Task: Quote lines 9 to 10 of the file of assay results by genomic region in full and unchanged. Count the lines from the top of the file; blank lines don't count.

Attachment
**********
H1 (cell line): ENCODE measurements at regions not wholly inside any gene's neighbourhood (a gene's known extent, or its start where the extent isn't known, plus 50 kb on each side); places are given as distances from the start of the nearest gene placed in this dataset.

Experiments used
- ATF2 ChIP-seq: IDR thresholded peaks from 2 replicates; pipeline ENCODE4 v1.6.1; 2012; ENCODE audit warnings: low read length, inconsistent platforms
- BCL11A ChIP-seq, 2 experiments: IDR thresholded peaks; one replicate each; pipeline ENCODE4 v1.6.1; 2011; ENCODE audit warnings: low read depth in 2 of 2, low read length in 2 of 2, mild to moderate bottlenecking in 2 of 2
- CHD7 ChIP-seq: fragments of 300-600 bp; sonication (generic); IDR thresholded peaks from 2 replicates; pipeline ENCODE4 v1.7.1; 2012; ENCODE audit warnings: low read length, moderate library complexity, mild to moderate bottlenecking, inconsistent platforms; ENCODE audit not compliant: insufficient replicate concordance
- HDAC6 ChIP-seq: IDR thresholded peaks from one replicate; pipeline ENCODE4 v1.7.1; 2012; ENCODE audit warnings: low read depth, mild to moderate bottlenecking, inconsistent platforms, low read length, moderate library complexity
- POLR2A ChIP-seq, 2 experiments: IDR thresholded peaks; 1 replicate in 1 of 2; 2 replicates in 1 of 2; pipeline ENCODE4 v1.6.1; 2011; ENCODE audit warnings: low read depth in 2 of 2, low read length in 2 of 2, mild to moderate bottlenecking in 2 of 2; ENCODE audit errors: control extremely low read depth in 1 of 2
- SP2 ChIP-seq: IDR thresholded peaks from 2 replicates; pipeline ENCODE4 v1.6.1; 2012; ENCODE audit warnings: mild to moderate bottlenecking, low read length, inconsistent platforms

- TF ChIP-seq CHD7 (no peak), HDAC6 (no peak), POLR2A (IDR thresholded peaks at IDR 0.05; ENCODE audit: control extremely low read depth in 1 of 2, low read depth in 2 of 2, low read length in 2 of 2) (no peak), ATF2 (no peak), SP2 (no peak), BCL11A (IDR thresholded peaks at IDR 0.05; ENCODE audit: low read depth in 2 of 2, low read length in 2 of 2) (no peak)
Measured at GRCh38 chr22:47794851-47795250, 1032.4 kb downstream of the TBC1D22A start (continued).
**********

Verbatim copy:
- TF ChIP-seq CHD7 (no peak), HDAC6 (no peak), POLR2A (IDR thresholded peaks at IDR 0.05; ENCODE audit: control extremely low read depth in 1 of 2, low read depth in 2 of 2, low read length in 2 of 2) (no peak), ATF2 (no peak), SP2 (no peak), BCL11A (IDR thresholded peaks at IDR 0.05; ENCODE audit: low read depth in 2 of 2, low read length in 2 of 2) (no peak)
Measured at GRCh38 chr22:47794851-47795250, 1032.4 kb downstream of the TBC1D22A start (continued).